Each lesson starts with a dialog or some other written Basque text. In addition to the written segment found in the book, almost all of the conversations can be listened to on the accompanying audio materials. The speech does tend to get a little fast in places, mimicking the actual speed of conversation used by Basque natives, so you may need to listen to the dialog several times.
Instead of being gathered together at the end of each unit, exercises are scattered throughout each lesson in order to reinforce points as they are introduced. An answer key is found at the end of the book, but it’s not quite as comprehensive as I would like it to be. On one hand, this can be explained away by noticing that many of the exercises ask you to “make up a conversation” on a certain topic so there is no real definitive answer. On the other hand, I’d still like to see examples of such conversations that students could use to increase their understanding of the material.
Very brief Basque-English and English-Basque dictionaries are included in the back of Colloquial Basque but, like most language textbook dictionaries, they leave a lot to be desired. The combined total of these two appendices is only about 21 pages long so they’re not going to be overly useful for a thorough understanding of the language.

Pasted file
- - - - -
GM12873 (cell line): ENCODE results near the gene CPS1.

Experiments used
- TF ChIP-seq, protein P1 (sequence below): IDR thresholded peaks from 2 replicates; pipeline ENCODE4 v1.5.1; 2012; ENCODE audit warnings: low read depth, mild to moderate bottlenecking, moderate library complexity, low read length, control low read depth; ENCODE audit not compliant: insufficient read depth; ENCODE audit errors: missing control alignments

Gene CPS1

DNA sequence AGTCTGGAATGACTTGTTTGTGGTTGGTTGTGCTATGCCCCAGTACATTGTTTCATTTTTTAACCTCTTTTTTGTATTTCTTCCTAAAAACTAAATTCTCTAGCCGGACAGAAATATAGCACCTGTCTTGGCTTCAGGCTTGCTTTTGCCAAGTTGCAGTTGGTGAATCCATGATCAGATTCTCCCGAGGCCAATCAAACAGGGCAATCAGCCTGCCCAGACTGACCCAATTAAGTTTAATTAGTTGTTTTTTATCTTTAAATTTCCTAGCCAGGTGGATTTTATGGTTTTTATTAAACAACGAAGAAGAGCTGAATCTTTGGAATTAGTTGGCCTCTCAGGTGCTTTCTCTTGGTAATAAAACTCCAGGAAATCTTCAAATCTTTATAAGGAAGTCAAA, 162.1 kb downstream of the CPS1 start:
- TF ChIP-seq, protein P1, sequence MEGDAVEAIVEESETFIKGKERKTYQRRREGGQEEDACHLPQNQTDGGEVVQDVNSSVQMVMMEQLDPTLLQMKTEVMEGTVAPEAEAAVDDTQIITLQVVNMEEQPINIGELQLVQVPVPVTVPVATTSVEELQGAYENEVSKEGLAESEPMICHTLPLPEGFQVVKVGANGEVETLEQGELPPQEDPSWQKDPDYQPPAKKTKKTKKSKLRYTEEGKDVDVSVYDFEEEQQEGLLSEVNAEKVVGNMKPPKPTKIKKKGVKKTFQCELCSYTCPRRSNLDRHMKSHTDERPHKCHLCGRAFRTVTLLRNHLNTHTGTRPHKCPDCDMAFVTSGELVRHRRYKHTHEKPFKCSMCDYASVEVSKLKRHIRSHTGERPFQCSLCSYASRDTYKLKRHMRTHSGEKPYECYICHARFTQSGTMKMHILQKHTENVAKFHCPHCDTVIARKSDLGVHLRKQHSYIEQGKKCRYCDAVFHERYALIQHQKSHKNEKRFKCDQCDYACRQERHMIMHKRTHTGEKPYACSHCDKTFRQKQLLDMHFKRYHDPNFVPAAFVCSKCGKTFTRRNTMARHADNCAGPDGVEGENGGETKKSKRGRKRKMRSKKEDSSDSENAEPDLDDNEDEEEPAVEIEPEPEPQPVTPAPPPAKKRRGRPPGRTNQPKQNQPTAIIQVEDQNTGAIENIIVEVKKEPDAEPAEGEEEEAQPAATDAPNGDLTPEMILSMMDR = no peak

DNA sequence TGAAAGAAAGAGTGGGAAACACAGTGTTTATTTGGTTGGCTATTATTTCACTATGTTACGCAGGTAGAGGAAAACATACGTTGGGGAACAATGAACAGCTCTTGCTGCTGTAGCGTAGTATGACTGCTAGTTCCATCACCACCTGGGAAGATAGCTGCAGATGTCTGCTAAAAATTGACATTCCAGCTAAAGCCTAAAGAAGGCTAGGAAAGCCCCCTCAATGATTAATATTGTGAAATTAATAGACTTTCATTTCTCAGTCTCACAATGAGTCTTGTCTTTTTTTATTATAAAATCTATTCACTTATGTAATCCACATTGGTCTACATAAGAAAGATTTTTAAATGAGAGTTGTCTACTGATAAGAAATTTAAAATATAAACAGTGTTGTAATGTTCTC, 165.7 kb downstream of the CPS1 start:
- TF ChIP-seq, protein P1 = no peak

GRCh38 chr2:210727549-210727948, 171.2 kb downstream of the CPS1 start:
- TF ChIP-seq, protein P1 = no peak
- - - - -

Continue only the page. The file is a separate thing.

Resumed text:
If you’re serious in your studies of the Basque language, I would advise purchasing a copy of Basque-English, English Basque Dictionary by Gorka Aulestia and Linda White to accompany this course. You won’t find a more comprehensive Basque-English dictionary on the market in this price range – it can easily be purchased for under $20.
Colloquial Basque: A Complete Language Course has a list price of $67.95, but it can generally be found a bit cheaper than that. At the time of this article, Amazon.com offers the package for $53. If you have no interest in the companion CD, you can save some money and pick up the book alone for $39.95. However, I highly recommend investing the extra few dollars and getting the main bundle with both book and CD.
This course is a very good beginning to the study of Basque. While it doesn't not take you deep into the technicalities of the language, it lays a foundation for further study for those interested. The conversational style of instruction is comfortable for beginning students. The way the course is broken into units and then smaller lessons is sensible, allowing a reasonable amount of study to be done in a 15 or 20 minute period. Contemporary references and sections on language usage are included to prepare the student to actually use the language with native speakers. A larger dictionary would have been useful- probably the least adequate portion of the course. The inclusion of exercises scattered through the course rather than at the end of units, is good, as it reinforces points, but the answer key could be more comprehensive. While it can be purchased as just a book, the added material on the CD is one of the things that makes this language tool such a worthwhile purchase, with its focus on conversational Basque as spoken by true Basque natives, and the combined total is very reasonably priced.